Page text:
The Music Man

The production of “The Music Man” at the IU Auditorium is the best musical that I’ve ever seen there. The sets are really lovely, imaginative, varied and beautifully lighted. There’s a fourteen piece orchestra to fully realize the nuances Meredith Wilson’s score. The staging and choreography are by Susan Stroman and it is wonderfully creative with plenty of action. The dance sequences are thrillingly executed and simply build from their own internal dramatic logic. In the initial scene on the train the actors’ motions were so neatly worked out that for a moment of two I really thought the Auditorium was moving. “Seventy-six Trombones” builds into a full Fourth of July spectacular. There’s plenty of energy throughout, though the show doesn’t slight its quieter and more tender moments either. This production of “The Music Man” has a great cast of fine dancers and actors. Diction and the sound are so good that I understood words and phrases that I’d never heard before.

Albert Parker was perfect as the grumpy Mayor Shinn. He was nicely paired with Corey Elias as his culture crazed wife. Joseph Torello, Bert Rodriguez, Steven Wilde and Joaquin Stevens did full justice to their rolls as the feuding school board members that the Music Man unites in barbershop harmonies.

“The Music Man’s” lady librarian Marion was beautifully sung by Carolann Sanita. Sometimes she was a little too prominent in the mix but the artistry of her singing and the tenderness of her acting was delightful. Pam Feicht was just right as her tough Irish mother and Joshua Siegel was a hit as her lisping younger brother Winthrop.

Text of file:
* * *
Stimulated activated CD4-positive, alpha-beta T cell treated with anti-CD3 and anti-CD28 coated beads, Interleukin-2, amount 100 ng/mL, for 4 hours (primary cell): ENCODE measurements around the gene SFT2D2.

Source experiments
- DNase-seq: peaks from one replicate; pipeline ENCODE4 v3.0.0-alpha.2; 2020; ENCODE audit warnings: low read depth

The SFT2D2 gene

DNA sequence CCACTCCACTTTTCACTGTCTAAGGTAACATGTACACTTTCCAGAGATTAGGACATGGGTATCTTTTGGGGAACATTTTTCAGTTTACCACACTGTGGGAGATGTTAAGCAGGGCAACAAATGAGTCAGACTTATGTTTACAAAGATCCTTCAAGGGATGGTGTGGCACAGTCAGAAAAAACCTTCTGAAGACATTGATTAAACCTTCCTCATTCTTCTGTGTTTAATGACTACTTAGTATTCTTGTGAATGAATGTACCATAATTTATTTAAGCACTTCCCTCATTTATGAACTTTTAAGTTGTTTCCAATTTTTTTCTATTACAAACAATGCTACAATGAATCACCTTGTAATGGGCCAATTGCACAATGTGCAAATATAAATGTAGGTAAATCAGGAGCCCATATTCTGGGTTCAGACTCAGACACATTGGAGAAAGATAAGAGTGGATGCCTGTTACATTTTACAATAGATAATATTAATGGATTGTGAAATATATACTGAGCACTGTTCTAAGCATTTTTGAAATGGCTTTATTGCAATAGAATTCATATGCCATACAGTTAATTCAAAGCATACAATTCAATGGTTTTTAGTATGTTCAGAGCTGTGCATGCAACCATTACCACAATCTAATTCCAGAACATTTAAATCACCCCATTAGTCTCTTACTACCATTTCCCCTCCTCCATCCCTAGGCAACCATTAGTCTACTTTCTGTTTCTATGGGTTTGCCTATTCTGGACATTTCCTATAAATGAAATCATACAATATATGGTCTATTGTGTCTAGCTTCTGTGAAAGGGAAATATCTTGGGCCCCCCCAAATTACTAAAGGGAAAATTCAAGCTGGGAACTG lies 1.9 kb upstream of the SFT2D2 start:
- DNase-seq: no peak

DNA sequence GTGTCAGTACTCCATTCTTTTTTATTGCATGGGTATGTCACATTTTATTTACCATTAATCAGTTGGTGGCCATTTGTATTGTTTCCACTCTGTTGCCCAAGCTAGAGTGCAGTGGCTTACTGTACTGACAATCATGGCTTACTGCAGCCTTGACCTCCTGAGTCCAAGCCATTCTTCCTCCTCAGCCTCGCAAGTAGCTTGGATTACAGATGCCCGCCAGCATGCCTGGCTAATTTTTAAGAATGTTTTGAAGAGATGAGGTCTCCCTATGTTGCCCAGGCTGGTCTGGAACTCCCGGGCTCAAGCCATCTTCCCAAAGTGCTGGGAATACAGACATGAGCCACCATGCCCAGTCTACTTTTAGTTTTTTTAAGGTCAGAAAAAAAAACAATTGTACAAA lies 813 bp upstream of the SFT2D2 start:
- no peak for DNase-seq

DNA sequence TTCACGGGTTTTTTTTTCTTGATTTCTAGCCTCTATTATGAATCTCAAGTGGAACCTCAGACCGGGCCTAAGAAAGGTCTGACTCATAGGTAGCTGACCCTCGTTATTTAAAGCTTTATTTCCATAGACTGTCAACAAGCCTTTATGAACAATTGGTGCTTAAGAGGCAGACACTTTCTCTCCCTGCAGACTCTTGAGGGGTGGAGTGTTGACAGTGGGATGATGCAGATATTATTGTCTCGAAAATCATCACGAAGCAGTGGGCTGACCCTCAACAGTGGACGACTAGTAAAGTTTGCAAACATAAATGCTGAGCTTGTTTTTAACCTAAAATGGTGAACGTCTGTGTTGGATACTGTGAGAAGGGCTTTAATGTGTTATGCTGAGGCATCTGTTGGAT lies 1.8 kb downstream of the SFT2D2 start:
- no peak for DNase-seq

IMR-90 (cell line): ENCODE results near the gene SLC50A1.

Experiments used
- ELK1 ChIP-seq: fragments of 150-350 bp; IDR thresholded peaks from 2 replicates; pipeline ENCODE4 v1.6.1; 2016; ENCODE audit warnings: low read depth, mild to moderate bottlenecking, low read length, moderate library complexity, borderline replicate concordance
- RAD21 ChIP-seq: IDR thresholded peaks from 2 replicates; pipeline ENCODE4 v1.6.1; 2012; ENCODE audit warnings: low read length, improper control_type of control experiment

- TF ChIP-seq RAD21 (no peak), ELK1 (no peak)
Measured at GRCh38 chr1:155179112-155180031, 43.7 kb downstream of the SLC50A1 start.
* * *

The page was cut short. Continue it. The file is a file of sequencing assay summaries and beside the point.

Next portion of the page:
Gerritt Vandermeer as Professor Harold Hill was every bit the slick salesman, fully capable of selling his musical dreams even to those tough Iowans. In addition he brought a touch of thoughtful wistfulness that added depth and meaning to his character. The only thing that anyone could legitimately hold against Torello is that he’s a Purdue graduate.

It was a real pleasure to see a familiar show come to the stage in a fresh new production that respects our memories of the original and adds new delights.

“The Music Man” at the IU Auditorium plays just one more performance, tonight at eight.

George Walker

George Walker was born in Winchester, Virginia, and raised in Owl’s Head, Maine, and Valhalla, New York. After graduating from the University of Michigan, he came to Bloomington in 1966 and completed an M.A.T. degree in English at Indiana University. George began announcing for WFIU in 1967. Currently, along with regularly hosting classical music shows, he interviews artists in a wide variety of areas and reviews plays and operas. He’s the proud father of grown sons Ben Walker (and his wife Elise Katzif Walker) and Aaron Walker. In his time away from WFIU, George enjoys an active life with wife Carolyn Lipson-Walker, singing, reading, exercising and playing guitar.

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